Russian invasion: war against Ukraine: That's the situation

A year after Russia invaded Ukraine, the UN General Assembly is to vote on a resolution without concrete ideas for a peaceful solution.

Russian invasion: war against Ukraine: That's the situation

A year after Russia invaded Ukraine, the UN General Assembly is to vote on a resolution without concrete ideas for a peaceful solution.

The draft drawn up by Ukraine and the representation of the European Union, which is available to the German Press Agency, reaffirms a number of positions already expressed by the largest UN body with its 193 member states - including the territorial integrity of Ukraine and the call on Russia to to withdraw troops. Kremlin chief Vladimir Putin started the war on February 24.

special session next week

A special session of the UN General Assembly to mark the anniversary of the invasion begins next Wednesday at the UN headquarters in New York. A number of foreign ministers are expected.

"It is an echo of certain resolutions of the UN General Assembly," said a diplomat from the German Press Agency. The strategy of Ukraine's western supporters is not to put complex outlines to a vote for an end to the war, but to persuade as many countries as possible to say "yes". In doing so, they want to build on the voting results of last year, when 143 states opposed Russia's illegal annexations in Ukraine in October.

A tight, rather vague resolution is best suited for this: "The less it contains, the better - because what counts are the numbers," said the diplomat. A strong result on the scale of past votes could counteract the impression that there is war-weariness and crumbling support for Kiev in much of the world. According to Western assessments, Russian President Vladimir Putin is counting on dwindling support for Ukraine.

Behind the scenes at the UN, there has been discussion in recent months about how progressive a resolution marking the anniversary of the invasion could be. According to UN sources, Ukraine had been working on resolutions outlining a war crimes tribunal and text that would translate a ten-point peace plan by Ukrainian President Volodymyr Zelenskyy into a UN document. Both ideas were dropped for the vote, which is expected on Thursday.

The text now contains rather vague formulations about the end of the war: Achieving a comprehensive peace, which is necessary, would "make a significant contribution to strengthening world peace and international security," it says. It also calls for a full exchange of prisoners of war and stresses the need for those responsible for the most serious war crimes to be held accountable.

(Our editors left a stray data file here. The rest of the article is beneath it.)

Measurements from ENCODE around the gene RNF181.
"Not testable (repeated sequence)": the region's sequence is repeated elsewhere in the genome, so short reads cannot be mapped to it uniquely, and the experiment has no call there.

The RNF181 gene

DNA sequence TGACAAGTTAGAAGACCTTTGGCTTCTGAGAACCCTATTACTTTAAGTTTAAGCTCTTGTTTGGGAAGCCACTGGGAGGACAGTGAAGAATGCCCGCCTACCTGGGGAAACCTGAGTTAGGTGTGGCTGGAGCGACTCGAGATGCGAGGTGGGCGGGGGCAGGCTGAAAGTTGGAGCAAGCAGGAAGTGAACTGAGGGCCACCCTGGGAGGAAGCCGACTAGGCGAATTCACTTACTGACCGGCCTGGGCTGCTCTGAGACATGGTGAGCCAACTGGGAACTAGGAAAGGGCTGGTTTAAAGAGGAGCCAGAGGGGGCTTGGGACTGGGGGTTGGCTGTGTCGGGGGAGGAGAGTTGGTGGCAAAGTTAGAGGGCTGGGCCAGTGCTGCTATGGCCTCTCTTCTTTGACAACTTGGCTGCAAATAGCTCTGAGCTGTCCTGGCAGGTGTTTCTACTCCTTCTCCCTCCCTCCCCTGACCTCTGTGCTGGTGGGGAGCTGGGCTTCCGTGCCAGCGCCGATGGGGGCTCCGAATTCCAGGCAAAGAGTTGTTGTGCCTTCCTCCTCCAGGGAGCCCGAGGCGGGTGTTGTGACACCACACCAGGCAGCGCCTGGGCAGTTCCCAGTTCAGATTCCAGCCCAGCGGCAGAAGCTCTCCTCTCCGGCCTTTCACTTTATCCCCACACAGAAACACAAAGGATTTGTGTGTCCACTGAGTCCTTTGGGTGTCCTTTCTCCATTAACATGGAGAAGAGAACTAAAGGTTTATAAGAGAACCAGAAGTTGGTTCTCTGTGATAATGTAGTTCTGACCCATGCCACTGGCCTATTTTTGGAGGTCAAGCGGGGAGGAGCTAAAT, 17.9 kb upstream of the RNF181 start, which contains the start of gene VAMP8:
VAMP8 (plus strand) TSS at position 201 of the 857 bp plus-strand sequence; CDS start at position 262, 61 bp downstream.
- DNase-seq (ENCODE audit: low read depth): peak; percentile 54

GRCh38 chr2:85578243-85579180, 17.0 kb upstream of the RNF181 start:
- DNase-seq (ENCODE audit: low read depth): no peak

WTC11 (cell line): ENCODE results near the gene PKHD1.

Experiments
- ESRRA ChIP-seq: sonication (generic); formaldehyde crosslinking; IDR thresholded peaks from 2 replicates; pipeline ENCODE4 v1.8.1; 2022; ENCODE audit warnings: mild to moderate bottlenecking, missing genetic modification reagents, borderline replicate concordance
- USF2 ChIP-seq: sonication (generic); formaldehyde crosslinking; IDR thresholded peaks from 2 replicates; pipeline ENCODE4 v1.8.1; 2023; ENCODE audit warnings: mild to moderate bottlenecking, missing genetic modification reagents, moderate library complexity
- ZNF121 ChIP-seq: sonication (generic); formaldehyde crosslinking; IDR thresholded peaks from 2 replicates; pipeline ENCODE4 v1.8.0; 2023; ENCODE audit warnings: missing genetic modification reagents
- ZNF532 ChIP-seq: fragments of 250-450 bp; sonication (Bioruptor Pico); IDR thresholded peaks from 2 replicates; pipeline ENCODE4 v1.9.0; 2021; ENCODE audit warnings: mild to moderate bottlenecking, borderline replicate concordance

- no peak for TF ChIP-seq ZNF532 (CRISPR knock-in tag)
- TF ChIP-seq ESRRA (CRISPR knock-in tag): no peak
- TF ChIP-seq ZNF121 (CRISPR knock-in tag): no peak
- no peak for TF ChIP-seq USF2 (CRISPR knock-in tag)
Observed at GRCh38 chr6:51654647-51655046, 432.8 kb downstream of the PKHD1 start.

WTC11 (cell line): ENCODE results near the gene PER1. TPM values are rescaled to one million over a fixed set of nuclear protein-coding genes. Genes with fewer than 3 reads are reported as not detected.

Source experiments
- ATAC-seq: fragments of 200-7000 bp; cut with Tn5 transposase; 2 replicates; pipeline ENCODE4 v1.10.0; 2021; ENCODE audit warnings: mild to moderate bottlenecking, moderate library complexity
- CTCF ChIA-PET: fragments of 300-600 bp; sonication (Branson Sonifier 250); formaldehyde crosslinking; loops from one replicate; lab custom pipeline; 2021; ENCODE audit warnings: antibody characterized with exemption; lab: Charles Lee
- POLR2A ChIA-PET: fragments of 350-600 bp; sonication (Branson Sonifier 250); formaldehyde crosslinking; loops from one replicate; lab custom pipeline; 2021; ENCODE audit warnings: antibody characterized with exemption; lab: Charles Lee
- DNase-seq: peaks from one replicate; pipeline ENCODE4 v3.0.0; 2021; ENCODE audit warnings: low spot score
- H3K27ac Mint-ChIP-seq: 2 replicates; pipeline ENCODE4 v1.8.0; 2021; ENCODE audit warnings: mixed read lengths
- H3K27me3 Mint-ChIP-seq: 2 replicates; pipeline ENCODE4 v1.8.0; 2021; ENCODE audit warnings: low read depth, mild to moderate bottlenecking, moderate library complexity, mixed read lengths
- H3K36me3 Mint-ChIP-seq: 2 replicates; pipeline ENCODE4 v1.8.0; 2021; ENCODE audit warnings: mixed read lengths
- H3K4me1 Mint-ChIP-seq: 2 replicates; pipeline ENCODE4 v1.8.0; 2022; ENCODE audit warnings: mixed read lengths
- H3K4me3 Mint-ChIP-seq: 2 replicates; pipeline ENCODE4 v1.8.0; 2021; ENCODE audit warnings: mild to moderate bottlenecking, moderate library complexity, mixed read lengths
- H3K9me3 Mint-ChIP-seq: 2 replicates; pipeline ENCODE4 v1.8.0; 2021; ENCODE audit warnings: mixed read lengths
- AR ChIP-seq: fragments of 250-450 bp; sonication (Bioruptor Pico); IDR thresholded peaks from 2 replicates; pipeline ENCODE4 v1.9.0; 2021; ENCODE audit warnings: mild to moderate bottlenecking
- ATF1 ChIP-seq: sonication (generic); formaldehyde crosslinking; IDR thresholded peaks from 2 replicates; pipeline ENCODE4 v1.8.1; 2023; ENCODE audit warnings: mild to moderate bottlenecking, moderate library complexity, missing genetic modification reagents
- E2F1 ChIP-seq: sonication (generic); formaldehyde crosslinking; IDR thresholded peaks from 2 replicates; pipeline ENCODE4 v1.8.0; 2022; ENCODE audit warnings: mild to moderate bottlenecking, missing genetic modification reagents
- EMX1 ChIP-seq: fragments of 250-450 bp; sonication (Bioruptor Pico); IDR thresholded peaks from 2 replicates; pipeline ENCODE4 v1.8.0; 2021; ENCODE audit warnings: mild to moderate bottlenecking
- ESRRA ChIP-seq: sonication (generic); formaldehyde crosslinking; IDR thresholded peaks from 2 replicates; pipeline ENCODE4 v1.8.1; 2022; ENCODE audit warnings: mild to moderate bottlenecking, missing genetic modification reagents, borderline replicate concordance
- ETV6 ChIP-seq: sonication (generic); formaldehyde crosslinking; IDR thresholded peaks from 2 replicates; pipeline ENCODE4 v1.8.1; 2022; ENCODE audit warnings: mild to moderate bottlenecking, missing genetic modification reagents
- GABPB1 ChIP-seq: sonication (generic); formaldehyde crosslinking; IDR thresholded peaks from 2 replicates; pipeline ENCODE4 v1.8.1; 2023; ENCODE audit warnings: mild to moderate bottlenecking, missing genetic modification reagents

Zelenskyj welcomes prisoner exchange

In his evening video message in Kiev, President Zelenskyj welcomed the return of 100 soldiers from Russian captivity. The first deputy mayor of the city of Enerhodar, known as the location of the largest European nuclear power plant, Zaporizhia, is also free again. "I'm happy for the more than 100 families whose sons, brothers and husbands are returning," he said. Russia had also received 101 soldiers from Ukrainian captivity.

At the same time, Zelenskyy emphasized that the fight continues to focus on keeping the front line under control and preparing for new escalation steps by the enemy. "Progress in the further liberation of our country is a priority," Zelenskyj said. For this, deliveries of weapons and ammunition from the West and training of the military are necessary.

Khodorkovsky does not expect peace with Putin in power

Kremlin opponent Mikhail Khodorkovsky does not believe in a peace solution for Ukraine with Putin. "As long as Putin's regime is in power, the war will not end," Khodorkovsky said on Thursday in Munich ahead of the official start of the Munich Security Conference (MSC). He discussed the theses of his new book "How to kill a dragon. Handbook for prospective revolutionaries", which is published by Europa Verlag.

250 million euros confiscated from Russian oligarch

Meanwhile, according to a court order and according to the secret service in Kiev, Ukraine will receive assets from the Russian oligarch Oleg Deripaska worth the equivalent of 250 million euros. The Supreme Anti-Corruption Court of Ukraine has upheld a decision by the Ministry of Justice in Kiev, according to which Deripaska's companies, land and holdings will be handed over to the state, the secret service said on Thursday evening. Ukraine wants to use the money to compensate for war damage.

Deripaska, who is close to Putin's head of the Kremlin and is also subject to sanctions in the West as a supporter of the war of aggression against Ukraine, is one of the richest Russians. The multi-billionaire, who became rich in the aluminum business, among other things, has managed companies through a network of companies and business structures in various regions of Ukraine, it said.

What is important today

Head of State Selenskyj opens the Munich Security Conference with a video address. Then Chancellor Olaf Scholz (SPD) and French President Emmanuel Macron will speak at the meeting of politicians and experts from 96 countries, which lasts until Sunday. The conference will focus on Russia's war of aggression against Ukraine, which began a year ago.